One possible reason for the failure of the hMSCs to differentiate into a functional phenotype of beta cell is that the expression levels of Pdx-1, NeuroD1 and Ngn3 were too low. Human MSCs were transfected with a combination of Pdx-1, NeuroD1 and Ngn3 in a ratio of 1:3:1 in weight without subsequent selection and the transfectants are termed hMSC/PNNs. The transfection efficacy was aprox. 30% as assessed by counting the green fluorescent protein (GFP) positive cells under the fluorescent microscope against total cell number (Fig. S2a). Analyses of GFP expressing cells by fluorescence-activated cell sorter analysis, the transfection efficiency was >85% (Fig. S2b, S2c). The difference was possibly due to the different detection sensitivities in the two methods. The ratio of expression of the three genes in the transfected hMSCs was closed to 1:3:1 as assessed by RT-PCR as expected (Fig. S2d). The expression of the three genes was observed in majority of the cells 48 hr post transfection, as assessed by immunocytochemical staining. The 3 proteins were major located in nuclei, but some of them also presented in cytoplasm (Fig. 2a). For differentiation induction, cells were converted into clusters 48 hrs post-transfection, and incubated with differentiation reagents for 6 days. The hMSC/PNNs began to express low-level preproinsulin mRNA (Fig. 2b) and cellular insulin protein (156.25±21.17 µU/3×106 cells) while non-transfected control cells did not (13.08±4.28 µU/3×106 cells, p<0.01, Fig. 2c). The medium of the differentiated induced hMSC/PNNs at day 6 contained insulin (220±45.2 µU/3×106 cells), which was not observed in the nontransfected hMSCs. To prove the true expression of insulin gene in vitro, the PCR DNA fragment corresponding with the expected size was cut out of the agarose gel following electrophoresis, purified and partially sequenced. The DNA sequence was matched to the authentic insulin DNA gene (NM_000207, data not shown). In addition, the purified DNA was used as a template to amplify the insulin gene using an internal insulin PCR primer set (Table 1) and the expected size of 256 bp PCR product was observed (data not shown). Intact hMSC/PNN cells secreted insulin (245±50.29 µU/3×106 cells) at 20 mM glucose, ~10-fold more than non-transfected hMSCs (24.65±6.21 µU/3×106 cells, p<0.01). However, insulin secretion was not significantly different in hMSC/PNNs when glucose concentration was reduced to 2 mM (Fig. 2d). The expression of SUR1 and Kir6.2, a K+-ATP channel required for the regulation of insulin secretion, was not detectable in hMSC/PNNs in vitro (data not shown). Although immunocytochemical staining for insulin in the hMSC/PNNs for light microscopy did not provide conclusive evidences (data not shown), electron microscopy analyses did confirm the presence of insulin secretory granule-like structures in the hMSC/PNNs (Fig. 2e). The hMSC/PNNs picked up immuno-gold particles (Fig. 2f), as did the secretory granules of freshly isolated human islet cells (Fig. 2g). No gold particles were observed in the negative control staining, in which the hMSC/PNNs were stained with non-related IgG1 monoclonal antibody (Fig. 2h). The number of gold particles per granule was limited, probably as a result of the fixation process used (2.5% glutaraldehyde), which was selected to preserve granule ultrastructure but might impair the antigenicity of the insulin present.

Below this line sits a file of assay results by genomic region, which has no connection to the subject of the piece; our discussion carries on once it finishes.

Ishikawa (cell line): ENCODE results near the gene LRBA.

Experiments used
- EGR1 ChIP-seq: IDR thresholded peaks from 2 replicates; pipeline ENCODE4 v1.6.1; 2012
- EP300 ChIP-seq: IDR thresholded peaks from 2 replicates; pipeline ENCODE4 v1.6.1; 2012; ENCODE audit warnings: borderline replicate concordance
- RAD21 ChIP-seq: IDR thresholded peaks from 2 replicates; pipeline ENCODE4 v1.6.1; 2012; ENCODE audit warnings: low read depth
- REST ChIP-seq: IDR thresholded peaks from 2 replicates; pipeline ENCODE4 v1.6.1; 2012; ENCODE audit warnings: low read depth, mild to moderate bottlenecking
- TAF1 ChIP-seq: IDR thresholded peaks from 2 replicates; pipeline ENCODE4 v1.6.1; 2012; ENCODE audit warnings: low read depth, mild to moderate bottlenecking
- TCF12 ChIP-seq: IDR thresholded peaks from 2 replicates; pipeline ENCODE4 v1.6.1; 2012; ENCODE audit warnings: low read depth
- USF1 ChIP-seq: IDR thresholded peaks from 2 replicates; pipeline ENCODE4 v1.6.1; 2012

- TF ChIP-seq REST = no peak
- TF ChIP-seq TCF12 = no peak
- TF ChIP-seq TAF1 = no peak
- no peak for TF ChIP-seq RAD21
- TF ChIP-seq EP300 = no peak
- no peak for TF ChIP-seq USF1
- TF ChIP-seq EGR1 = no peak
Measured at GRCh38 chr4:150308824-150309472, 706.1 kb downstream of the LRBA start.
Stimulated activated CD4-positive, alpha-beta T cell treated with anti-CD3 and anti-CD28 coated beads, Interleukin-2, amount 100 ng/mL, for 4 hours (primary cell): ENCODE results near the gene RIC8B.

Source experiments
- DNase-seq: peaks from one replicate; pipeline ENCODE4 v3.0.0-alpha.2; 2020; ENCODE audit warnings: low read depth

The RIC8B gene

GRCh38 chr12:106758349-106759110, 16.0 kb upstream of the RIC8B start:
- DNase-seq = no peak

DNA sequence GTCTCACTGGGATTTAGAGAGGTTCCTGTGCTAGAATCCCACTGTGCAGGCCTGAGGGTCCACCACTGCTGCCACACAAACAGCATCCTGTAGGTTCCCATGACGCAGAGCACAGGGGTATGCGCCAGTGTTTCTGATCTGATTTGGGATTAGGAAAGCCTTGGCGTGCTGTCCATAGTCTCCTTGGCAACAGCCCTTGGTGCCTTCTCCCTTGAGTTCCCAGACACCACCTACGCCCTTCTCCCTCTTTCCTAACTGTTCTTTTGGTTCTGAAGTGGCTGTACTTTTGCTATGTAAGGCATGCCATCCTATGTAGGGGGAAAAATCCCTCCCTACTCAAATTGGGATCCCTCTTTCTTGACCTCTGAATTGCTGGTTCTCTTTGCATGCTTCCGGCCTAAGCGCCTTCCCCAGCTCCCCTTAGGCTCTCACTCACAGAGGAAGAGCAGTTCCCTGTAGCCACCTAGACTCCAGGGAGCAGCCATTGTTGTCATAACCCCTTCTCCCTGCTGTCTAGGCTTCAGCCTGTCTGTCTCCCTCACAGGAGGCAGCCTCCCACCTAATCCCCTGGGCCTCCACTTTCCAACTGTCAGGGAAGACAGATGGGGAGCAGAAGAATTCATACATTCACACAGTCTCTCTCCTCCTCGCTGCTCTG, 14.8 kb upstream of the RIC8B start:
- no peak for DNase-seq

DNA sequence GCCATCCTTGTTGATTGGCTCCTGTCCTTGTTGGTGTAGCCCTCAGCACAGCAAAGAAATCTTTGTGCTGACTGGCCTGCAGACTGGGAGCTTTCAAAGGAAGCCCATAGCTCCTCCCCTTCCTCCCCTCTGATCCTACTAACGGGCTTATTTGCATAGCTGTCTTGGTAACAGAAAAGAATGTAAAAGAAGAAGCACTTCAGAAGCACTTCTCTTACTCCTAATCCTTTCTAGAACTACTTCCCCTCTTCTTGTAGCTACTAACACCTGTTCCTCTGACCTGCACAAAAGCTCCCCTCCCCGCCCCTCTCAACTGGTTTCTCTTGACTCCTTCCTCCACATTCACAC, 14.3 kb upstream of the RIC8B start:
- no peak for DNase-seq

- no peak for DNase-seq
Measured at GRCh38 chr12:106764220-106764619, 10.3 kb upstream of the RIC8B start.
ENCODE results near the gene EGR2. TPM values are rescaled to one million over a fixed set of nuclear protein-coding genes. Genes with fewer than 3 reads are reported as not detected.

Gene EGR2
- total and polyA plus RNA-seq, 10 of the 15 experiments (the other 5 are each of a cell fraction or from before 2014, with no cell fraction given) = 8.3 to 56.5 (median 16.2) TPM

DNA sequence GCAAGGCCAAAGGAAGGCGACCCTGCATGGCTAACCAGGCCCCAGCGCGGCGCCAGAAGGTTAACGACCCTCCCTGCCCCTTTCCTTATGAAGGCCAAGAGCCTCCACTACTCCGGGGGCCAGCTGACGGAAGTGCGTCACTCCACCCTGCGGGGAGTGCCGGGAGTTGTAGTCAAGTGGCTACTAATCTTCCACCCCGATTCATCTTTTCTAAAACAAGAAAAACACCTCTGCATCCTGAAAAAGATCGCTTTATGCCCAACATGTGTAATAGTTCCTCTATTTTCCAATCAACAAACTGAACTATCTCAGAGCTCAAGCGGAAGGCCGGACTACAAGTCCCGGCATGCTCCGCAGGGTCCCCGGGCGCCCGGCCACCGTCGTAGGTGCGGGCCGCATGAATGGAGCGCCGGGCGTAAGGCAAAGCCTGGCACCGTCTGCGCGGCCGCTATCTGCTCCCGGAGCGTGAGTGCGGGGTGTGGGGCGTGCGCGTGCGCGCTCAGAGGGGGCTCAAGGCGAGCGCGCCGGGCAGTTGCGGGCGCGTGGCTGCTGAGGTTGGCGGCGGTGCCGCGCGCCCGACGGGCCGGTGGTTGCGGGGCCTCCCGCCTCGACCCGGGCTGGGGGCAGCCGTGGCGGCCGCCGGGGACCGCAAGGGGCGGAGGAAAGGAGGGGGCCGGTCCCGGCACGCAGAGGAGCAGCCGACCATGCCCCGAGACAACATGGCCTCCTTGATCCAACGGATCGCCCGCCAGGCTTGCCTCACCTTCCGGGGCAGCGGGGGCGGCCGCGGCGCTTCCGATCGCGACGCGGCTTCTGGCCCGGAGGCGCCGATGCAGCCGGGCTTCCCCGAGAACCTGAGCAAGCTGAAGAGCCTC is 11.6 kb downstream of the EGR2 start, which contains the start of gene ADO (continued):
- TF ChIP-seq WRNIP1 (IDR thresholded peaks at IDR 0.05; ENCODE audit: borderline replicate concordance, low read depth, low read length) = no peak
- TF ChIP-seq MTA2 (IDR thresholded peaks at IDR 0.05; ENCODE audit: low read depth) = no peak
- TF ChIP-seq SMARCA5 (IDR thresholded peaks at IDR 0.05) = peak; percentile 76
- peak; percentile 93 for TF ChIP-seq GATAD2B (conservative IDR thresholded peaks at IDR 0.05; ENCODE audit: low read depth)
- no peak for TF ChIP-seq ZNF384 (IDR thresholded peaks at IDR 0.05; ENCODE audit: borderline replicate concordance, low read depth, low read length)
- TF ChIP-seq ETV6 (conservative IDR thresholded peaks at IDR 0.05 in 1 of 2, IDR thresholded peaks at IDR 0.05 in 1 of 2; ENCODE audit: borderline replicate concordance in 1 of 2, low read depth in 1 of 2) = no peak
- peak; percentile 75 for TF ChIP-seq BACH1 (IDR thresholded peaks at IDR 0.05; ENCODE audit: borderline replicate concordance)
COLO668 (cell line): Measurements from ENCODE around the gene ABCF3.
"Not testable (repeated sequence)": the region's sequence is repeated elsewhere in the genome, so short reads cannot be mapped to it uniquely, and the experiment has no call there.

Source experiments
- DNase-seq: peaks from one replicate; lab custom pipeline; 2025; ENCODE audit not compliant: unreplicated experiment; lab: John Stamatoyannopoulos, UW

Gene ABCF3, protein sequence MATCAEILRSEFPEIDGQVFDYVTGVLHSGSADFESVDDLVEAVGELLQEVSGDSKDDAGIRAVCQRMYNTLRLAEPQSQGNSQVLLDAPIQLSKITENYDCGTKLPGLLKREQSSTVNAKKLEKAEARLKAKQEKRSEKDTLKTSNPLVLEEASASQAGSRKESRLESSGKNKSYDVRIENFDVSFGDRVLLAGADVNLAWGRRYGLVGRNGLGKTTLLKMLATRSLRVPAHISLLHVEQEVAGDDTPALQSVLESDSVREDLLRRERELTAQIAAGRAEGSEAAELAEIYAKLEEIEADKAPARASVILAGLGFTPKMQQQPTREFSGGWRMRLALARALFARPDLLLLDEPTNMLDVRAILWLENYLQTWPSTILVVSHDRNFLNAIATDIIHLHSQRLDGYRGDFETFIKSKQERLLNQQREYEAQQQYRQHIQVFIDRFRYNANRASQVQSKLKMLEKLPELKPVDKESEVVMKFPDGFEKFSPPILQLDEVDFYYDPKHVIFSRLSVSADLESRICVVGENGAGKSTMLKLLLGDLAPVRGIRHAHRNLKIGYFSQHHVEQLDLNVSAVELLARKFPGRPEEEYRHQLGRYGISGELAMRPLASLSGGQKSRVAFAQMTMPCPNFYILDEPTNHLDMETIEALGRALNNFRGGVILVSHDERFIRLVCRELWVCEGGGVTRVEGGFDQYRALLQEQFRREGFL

thumbnail